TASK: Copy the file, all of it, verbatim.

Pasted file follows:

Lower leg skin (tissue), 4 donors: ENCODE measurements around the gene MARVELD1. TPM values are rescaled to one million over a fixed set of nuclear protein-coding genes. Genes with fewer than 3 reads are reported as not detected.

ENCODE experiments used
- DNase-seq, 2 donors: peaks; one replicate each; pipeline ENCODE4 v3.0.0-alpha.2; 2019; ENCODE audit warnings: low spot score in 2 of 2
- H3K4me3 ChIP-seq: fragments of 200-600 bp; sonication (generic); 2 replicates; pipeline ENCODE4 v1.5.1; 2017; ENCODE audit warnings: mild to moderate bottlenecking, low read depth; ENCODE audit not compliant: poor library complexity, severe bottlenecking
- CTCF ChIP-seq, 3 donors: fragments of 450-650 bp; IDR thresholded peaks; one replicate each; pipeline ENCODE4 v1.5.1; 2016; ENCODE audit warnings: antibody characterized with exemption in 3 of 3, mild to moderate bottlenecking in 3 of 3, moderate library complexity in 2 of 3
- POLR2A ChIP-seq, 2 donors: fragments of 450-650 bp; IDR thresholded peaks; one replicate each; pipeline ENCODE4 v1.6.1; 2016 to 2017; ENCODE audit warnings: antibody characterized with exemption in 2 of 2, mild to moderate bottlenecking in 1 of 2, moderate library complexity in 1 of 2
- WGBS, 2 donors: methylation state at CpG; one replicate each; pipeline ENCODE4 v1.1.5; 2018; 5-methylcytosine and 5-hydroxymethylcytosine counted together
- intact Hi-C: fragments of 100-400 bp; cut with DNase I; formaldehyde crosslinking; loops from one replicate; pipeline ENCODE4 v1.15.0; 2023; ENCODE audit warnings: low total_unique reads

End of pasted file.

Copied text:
Lower leg skin (tissue), 4 donors: ENCODE measurements around the gene MARVELD1. TPM values are rescaled to one million over a fixed set of nuclear protein-coding genes. Genes with fewer than 3 reads are reported as not detected.

ENCODE experiments used
- DNase-seq, 2 donors: peaks; one replicate each; pipeline ENCODE4 v3.0.0-alpha.2; 2019; ENCODE audit warnings: low spot score in 2 of 2
- H3K4me3 ChIP-seq: fragments of 200-600 bp; sonication (generic); 2 replicates; pipeline ENCODE4 v1.5.1; 2017; ENCODE audit warnings: mild to moderate bottlenecking, low read depth; ENCODE audit not compliant: poor library complexity, severe bottlenecking
- CTCF ChIP-seq, 3 donors: fragments of 450-650 bp; IDR thresholded peaks; one replicate each; pipeline ENCODE4 v1.5.1; 2016; ENCODE audit warnings: antibody characterized with exemption in 3 of 3, mild to moderate bottlenecking in 3 of 3, moderate library complexity in 2 of 3
- POLR2A ChIP-seq, 2 donors: fragments of 450-650 bp; IDR thresholded peaks; one replicate each; pipeline ENCODE4 v1.6.1; 2016 to 2017; ENCODE audit warnings: antibody characterized with exemption in 2 of 2, mild to moderate bottlenecking in 1 of 2, moderate library complexity in 1 of 2
- WGBS, 2 donors: methylation state at CpG; one replicate each; pipeline ENCODE4 v1.1.5; 2018; 5-methylcytosine and 5-hydroxymethylcytosine counted together
- intact Hi-C: fragments of 100-400 bp; cut with DNase I; formaldehyde crosslinking; loops from one replicate; pipeline ENCODE4 v1.15.0; 2023; ENCODE audit warnings: low total_unique reads